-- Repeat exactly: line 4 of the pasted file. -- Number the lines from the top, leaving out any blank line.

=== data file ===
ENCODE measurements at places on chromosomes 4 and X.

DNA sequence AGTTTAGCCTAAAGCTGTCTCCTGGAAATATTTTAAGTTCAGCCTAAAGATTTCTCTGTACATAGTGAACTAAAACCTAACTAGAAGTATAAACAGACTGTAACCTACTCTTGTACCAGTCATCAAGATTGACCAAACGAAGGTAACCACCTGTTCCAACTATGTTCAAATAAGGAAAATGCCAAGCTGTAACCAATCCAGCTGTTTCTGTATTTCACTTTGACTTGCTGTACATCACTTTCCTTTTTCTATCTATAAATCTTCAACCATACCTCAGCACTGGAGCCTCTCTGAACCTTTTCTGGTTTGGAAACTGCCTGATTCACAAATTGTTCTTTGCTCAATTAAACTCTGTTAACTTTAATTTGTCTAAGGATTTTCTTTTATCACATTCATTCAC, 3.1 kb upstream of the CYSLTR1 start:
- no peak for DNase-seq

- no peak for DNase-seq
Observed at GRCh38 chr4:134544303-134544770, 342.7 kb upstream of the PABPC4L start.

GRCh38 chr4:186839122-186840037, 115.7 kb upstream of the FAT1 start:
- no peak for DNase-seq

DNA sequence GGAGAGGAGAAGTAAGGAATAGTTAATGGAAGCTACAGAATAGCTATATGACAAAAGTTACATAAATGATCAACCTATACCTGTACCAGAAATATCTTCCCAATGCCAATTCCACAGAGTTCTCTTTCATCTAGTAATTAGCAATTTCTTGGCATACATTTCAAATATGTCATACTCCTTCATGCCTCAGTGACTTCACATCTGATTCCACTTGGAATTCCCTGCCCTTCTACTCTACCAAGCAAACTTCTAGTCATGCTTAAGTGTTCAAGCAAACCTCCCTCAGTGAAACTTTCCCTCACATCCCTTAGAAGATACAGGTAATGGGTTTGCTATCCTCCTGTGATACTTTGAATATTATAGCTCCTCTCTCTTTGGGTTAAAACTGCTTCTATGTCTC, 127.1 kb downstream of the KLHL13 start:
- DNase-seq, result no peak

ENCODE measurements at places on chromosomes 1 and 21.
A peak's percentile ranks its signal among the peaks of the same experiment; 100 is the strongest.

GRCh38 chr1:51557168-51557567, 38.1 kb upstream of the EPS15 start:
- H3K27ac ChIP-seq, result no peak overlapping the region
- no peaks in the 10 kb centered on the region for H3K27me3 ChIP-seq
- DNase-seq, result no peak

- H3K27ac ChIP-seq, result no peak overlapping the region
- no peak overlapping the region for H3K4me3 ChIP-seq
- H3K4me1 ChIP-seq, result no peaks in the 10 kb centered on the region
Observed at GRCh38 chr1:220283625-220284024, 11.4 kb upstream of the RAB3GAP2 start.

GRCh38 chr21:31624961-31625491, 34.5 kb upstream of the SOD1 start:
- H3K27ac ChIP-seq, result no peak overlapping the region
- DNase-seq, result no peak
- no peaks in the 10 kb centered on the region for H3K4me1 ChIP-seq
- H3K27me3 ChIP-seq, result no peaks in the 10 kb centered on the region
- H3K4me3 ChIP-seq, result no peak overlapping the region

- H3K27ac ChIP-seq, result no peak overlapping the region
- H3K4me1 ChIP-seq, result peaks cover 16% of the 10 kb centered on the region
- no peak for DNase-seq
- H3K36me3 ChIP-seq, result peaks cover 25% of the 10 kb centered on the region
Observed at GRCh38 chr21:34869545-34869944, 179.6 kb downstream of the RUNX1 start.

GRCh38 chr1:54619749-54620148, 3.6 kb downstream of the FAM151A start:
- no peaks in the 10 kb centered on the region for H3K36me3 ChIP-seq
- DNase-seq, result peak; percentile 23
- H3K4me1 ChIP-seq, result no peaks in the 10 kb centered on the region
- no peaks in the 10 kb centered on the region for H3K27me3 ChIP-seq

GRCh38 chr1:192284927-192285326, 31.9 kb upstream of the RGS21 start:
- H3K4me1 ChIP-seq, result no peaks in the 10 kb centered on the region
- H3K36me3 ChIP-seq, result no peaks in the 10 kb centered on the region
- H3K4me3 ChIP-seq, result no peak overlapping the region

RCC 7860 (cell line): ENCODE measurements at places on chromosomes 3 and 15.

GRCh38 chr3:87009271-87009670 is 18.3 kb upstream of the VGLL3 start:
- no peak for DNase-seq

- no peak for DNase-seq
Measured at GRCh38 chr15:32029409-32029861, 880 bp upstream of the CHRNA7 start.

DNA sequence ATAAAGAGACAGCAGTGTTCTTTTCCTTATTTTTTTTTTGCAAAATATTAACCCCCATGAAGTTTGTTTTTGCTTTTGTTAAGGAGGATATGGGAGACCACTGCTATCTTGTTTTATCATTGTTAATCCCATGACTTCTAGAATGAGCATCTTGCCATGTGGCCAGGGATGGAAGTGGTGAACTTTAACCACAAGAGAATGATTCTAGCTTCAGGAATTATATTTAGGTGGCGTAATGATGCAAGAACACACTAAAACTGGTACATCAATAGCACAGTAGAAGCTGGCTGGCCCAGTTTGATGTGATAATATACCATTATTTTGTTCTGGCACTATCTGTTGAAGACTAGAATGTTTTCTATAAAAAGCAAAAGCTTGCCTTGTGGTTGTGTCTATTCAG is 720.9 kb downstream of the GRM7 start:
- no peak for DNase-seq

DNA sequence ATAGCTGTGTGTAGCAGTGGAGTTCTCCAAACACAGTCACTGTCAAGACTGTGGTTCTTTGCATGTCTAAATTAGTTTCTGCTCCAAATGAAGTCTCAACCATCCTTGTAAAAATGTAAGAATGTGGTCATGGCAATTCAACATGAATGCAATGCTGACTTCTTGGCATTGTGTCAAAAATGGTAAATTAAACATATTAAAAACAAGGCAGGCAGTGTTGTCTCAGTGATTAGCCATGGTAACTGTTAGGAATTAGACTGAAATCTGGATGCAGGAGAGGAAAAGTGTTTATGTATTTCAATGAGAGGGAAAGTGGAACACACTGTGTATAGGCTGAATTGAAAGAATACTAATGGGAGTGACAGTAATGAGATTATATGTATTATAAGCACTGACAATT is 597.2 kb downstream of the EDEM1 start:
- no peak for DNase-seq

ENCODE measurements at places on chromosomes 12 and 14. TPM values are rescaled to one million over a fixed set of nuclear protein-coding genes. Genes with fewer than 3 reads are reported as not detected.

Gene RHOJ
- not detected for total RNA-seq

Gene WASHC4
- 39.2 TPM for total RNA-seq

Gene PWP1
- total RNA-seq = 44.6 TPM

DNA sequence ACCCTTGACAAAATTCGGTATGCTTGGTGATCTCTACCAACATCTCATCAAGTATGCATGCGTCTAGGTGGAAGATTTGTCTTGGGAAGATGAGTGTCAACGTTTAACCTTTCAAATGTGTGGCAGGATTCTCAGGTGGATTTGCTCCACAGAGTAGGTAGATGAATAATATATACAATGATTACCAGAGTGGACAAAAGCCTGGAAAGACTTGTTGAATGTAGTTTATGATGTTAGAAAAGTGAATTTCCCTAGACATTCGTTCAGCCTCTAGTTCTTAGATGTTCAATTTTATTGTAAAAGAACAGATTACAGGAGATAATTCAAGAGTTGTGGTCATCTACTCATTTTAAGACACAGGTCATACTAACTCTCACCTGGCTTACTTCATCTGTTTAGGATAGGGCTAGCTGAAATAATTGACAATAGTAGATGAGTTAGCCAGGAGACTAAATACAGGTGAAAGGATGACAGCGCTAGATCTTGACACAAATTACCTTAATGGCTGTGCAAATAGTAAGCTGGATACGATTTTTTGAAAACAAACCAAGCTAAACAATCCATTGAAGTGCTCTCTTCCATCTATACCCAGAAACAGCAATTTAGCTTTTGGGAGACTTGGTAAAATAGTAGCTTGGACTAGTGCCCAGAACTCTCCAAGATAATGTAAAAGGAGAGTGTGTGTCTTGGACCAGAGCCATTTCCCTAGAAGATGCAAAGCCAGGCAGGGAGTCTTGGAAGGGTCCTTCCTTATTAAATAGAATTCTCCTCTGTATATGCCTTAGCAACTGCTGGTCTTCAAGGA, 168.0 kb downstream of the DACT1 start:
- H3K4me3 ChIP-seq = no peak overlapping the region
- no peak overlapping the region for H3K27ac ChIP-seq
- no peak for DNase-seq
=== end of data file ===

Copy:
- no peak for DNase-seq